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LOAD-DATE: July 18, 2005

290 of 675 DOCUMENTS

Copyright 2005 Boston Herald Inc.

The Boston Herald
July 18, 2005 Monday

LENGTH: 304 words
HEADLINE: Mass. Guard fights pension KO law
BYLINE: By Dave Wedge

While lawmakers and veterans groups scramble to improve soldiers' benefits, a little-known Massachusetts law can block state pensions for National Guard members who serve in out-of-state units - even if they've dodged bullets overseas.

Under the law, government employees can have their Guard time credited toward their pensions, unless they served with a non-Massachusetts National Guard unit.

The rule is often overlooked by local retirement boards but was used to deny a pension for Martin Novia, a former New Bedford cop who served overseas with the Rhode Island National Guard's Special Forces unit.

``The law is in place as a recognition that they are serving their country and we choose to give them this pension benefit. (Soldiers) should not be penalized for serving out-of-state, especially given the work the Guard has been doing of late in Afghanistan and Iraq,'' said state Rep. Robert Koczera (D-New Bedford).

Koczera is filing a bill this week to allowany state's National Guard service to be credited toward Massachusetts pensions. A similar proposal by Gov. Mitt Romney never made it through the Legislature.

Novia, who fought crime for 16 years on New Bedford's gritty streets and is now a member of the Vermont National Guard, is currently appealing the New Bedford Retirement Board's decision.

``I think they took my retirement application and looked for every way they could to not give it to me,'' Novia said.

National Guard Lt. Col. Paul G. Smith praised Koczera's bill, noting that many Bay State soldiers join specialized units stationed out-of-state.

``It makes sense to recognize someone's service in another state,'' Smith said. ``If somebody is providing for national security by serving in New Hampshire or Rhode Island, that is certainly as valid as someone performing that function in Massachusetts.''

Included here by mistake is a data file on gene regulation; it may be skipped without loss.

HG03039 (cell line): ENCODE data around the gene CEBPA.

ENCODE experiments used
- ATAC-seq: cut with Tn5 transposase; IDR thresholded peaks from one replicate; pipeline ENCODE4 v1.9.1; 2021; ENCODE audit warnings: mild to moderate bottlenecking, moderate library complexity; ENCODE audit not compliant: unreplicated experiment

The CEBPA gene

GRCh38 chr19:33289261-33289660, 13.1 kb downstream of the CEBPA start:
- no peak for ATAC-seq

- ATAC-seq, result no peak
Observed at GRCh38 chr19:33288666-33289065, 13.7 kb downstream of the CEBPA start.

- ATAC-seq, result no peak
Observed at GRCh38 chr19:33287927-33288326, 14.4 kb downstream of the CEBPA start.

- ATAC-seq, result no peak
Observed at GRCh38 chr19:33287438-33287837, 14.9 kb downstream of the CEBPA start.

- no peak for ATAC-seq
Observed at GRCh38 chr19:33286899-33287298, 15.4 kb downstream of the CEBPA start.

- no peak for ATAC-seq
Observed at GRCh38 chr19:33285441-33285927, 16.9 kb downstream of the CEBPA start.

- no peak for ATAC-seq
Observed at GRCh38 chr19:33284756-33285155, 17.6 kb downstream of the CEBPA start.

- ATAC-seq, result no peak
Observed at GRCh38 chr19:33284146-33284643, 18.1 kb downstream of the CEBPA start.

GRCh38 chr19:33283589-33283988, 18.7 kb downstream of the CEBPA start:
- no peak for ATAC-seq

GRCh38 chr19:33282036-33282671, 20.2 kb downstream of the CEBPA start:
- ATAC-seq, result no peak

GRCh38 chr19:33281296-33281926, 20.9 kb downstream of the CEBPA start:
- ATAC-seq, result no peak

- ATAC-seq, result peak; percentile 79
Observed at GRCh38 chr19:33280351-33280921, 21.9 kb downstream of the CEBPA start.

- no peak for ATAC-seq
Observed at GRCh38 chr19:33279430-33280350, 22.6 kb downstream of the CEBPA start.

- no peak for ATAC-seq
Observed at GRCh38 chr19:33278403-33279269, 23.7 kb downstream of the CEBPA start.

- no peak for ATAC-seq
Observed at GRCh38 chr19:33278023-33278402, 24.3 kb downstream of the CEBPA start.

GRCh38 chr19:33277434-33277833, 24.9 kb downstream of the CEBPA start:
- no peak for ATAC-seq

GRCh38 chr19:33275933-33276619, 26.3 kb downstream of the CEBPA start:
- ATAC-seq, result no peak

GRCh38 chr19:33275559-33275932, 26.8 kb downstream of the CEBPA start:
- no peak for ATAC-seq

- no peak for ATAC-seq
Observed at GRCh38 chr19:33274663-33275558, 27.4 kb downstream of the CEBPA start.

LOAD-DATE: July 18, 2005

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Copyright 2005 Boston Herald Inc.

The Boston Herald
July 17, 2005 Sunday

LENGTH: 712 words

Albertson: Clerk with connections

When the sister of theCity Council president and daughter of a sitting judge is nominated to be clerk of South Boston District Court, you can be sure that tongues will start wagging.

But Margaret (Flaherty) Albertson will be one clerk who really is qualified, said the former prosecutor's boss and ex-Suffolk DA Ralph Martin.

``She defies whatever the stereotype is coming from a family that has the political lineage that her family has,'' Martin said. ``She is a consummate professional.''

After all, she can't help being related to City Council President Mike Flaherty Jr., who declined comment, or Boston Municipal Court Judge Michael F. Flaherty.

But one wag keeping score couldn't help commenting, ``That's pretty good, they have a judge and a clerk. Most families don't get either.''

Albertson's Governor's Council interview is scheduled July 27.

State House blasts:

- Eyebrows were raised at the State House last week when one of Speaker Salvatore F. DiMasi's pet projects - tax breaks for filmmakers - met some unusual opposition. Who was one of the four representatives voting no on the bill touted by DiMasi? DiMasi's longtime friend and colleague, Rep. Angelo Scaccia (D-Hyde Park.) File under: That's a wrap.

- The governor's communications director is showcasing his press-spinning skills around the State House. Last week, Eric Fehrnstrom, a former Herald reporter, was center stage at a media training session for House lawmakers and their aides on how to deal with reporters.

Remember, Rep., smile when you say no comment!

Courting bets

Can Irish bookies accurately predict a U.S. Supreme Court nominee?

Chief Justice William Rehnquist's announcement that he will stay on, leaving President Bush to fill only the vacancy created by Justice Sandra Day O'Connor's retirement, has online bettors on a Dublin Web site reshuffling the odds.

At $20 bid and $22.50 asked, Judge Emilio Garza of Texas, who sits on the 5th U.S. Circuit Court of Appeals, based in New Orleans, is the odds-on favorite. He is followed by Judge Michael Luttig, a Texan by birth who sits on the 4th U.S. Circuit Court of Appeals, based in Richmond, Va. Luttig comes in at $5.20 bid and $7.40 asked. But a surprise late entry and closing fast is yet another Texan: Judge Edith Hollan Jones of the 5th Circuit Court, at $5 bid and $14.80 asked.

`Vlog' velocity

Pundits beware. The latest Internet craze of ``vlogs'' is threatening to do for TV Sunday-morning punditry what blogs did for newspaper columnists. The term comes from ``blogs'' and ``video,'' says Wired News. Conservatives are trying to catch this wave early, and there are already pro-Iraq-war and pro-fast-food vlogs floating around.

Kevin Rothstein, Maggie Mulvihill and the Scripps Howard News Service contributed.


John McCain

Conservatives gasped when they learned the Arizona senator appeared in an R-rated (and R doesn't stand for Republican) movie, ``Wedding Crashers,'' which has risque language and ahem, adult content. But you've got to love his reasoning for going Hollywood: ``It impresses my kids.''